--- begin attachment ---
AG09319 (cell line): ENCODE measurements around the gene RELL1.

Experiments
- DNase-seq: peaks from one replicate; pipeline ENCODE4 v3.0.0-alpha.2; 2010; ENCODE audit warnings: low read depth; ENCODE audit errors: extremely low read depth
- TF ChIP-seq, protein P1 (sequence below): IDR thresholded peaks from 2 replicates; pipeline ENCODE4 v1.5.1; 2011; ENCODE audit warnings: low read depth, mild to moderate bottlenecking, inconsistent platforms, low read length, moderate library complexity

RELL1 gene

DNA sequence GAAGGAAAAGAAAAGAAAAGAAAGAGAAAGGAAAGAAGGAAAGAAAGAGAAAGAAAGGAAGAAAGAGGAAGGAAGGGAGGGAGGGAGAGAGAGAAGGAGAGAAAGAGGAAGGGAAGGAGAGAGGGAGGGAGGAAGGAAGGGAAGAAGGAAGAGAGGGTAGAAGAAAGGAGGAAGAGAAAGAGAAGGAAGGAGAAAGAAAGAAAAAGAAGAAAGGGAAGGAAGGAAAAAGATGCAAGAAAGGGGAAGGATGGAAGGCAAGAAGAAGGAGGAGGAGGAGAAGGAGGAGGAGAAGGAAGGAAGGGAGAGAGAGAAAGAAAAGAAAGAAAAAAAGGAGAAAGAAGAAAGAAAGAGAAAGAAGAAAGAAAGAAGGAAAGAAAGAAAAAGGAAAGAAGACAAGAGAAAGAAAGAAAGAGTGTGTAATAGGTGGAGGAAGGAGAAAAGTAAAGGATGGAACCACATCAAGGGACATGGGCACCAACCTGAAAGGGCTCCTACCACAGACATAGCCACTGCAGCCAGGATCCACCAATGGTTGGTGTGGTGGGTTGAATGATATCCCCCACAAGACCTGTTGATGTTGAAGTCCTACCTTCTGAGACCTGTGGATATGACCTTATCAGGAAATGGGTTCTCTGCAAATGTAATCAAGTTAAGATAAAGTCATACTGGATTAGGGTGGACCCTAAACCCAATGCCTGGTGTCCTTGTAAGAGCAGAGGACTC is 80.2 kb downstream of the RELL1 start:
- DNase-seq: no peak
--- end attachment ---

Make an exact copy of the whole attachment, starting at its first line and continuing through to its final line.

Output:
AG09319 (cell line): ENCODE measurements around the gene RELL1.

Experiments
- DNase-seq: peaks from one replicate; pipeline ENCODE4 v3.0.0-alpha.2; 2010; ENCODE audit warnings: low read depth; ENCODE audit errors: extremely low read depth
- TF ChIP-seq, protein P1 (sequence below): IDR thresholded peaks from 2 replicates; pipeline ENCODE4 v1.5.1; 2011; ENCODE audit warnings: low read depth, mild to moderate bottlenecking, inconsistent platforms, low read length, moderate library complexity

RELL1 gene

DNA sequence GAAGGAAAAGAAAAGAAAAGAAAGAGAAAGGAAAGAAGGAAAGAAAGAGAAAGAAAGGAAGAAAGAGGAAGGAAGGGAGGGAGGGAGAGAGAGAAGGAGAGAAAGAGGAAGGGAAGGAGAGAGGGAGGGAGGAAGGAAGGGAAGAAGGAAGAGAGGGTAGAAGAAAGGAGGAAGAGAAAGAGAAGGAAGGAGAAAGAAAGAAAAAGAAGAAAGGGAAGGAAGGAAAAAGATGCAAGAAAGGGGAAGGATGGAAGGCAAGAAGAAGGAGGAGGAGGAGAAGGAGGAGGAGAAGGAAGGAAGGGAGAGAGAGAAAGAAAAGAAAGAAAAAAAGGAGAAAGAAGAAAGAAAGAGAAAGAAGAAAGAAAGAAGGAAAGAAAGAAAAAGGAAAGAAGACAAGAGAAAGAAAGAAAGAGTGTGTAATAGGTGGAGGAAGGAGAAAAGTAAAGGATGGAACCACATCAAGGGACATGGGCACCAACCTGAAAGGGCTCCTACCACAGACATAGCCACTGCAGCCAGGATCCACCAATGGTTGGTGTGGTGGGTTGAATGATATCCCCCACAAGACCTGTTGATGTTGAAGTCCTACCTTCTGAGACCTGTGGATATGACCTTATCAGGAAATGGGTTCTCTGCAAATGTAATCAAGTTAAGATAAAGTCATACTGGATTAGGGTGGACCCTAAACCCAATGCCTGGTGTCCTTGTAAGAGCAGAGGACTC is 80.2 kb downstream of the RELL1 start:
- DNase-seq: no peak